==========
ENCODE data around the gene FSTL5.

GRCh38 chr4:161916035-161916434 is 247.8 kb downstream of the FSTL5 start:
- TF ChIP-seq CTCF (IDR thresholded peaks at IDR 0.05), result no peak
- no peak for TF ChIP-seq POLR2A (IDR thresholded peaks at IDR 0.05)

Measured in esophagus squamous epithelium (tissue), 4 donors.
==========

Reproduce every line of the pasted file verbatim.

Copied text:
ENCODE data around the gene FSTL5.

GRCh38 chr4:161916035-161916434 is 247.8 kb downstream of the FSTL5 start:
- TF ChIP-seq CTCF (IDR thresholded peaks at IDR 0.05), result no peak
- no peak for TF ChIP-seq POLR2A (IDR thresholded peaks at IDR 0.05)

Measured in esophagus squamous epithelium (tissue), 4 donors.